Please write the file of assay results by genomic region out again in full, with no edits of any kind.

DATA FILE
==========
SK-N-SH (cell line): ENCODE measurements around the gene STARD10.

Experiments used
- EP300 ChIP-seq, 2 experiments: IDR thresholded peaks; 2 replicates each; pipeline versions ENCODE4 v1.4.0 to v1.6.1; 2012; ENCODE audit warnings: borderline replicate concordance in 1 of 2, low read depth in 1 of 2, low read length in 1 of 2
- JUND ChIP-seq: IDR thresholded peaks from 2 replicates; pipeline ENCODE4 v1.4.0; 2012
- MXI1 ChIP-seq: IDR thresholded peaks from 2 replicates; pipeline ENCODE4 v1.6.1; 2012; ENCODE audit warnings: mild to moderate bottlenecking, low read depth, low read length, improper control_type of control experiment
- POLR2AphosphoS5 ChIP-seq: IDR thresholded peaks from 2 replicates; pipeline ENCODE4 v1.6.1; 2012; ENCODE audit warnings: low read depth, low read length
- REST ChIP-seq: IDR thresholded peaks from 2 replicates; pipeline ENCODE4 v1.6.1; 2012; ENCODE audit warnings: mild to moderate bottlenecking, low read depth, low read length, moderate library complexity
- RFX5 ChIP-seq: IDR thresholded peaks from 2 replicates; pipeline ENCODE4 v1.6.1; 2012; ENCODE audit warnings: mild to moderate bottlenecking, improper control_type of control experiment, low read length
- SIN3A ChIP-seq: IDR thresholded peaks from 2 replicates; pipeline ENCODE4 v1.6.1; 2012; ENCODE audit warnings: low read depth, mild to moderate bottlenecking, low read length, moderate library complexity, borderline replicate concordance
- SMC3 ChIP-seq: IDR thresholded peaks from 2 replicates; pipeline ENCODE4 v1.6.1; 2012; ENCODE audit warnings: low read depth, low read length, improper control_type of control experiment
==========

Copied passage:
SK-N-SH (cell line): ENCODE measurements around the gene STARD10.

Experiments used
- EP300 ChIP-seq, 2 experiments: IDR thresholded peaks; 2 replicates each; pipeline versions ENCODE4 v1.4.0 to v1.6.1; 2012; ENCODE audit warnings: borderline replicate concordance in 1 of 2, low read depth in 1 of 2, low read length in 1 of 2
- JUND ChIP-seq: IDR thresholded peaks from 2 replicates; pipeline ENCODE4 v1.4.0; 2012
- MXI1 ChIP-seq: IDR thresholded peaks from 2 replicates; pipeline ENCODE4 v1.6.1; 2012; ENCODE audit warnings: mild to moderate bottlenecking, low read depth, low read length, improper control_type of control experiment
- POLR2AphosphoS5 ChIP-seq: IDR thresholded peaks from 2 replicates; pipeline ENCODE4 v1.6.1; 2012; ENCODE audit warnings: low read depth, low read length
- REST ChIP-seq: IDR thresholded peaks from 2 replicates; pipeline ENCODE4 v1.6.1; 2012; ENCODE audit warnings: mild to moderate bottlenecking, low read depth, low read length, moderate library complexity
- RFX5 ChIP-seq: IDR thresholded peaks from 2 replicates; pipeline ENCODE4 v1.6.1; 2012; ENCODE audit warnings: mild to moderate bottlenecking, improper control_type of control experiment, low read length
- SIN3A ChIP-seq: IDR thresholded peaks from 2 replicates; pipeline ENCODE4 v1.6.1; 2012; ENCODE audit warnings: low read depth, mild to moderate bottlenecking, low read length, moderate library complexity, borderline replicate concordance
- SMC3 ChIP-seq: IDR thresholded peaks from 2 replicates; pipeline ENCODE4 v1.6.1; 2012; ENCODE audit warnings: low read depth, low read length, improper control_type of control experiment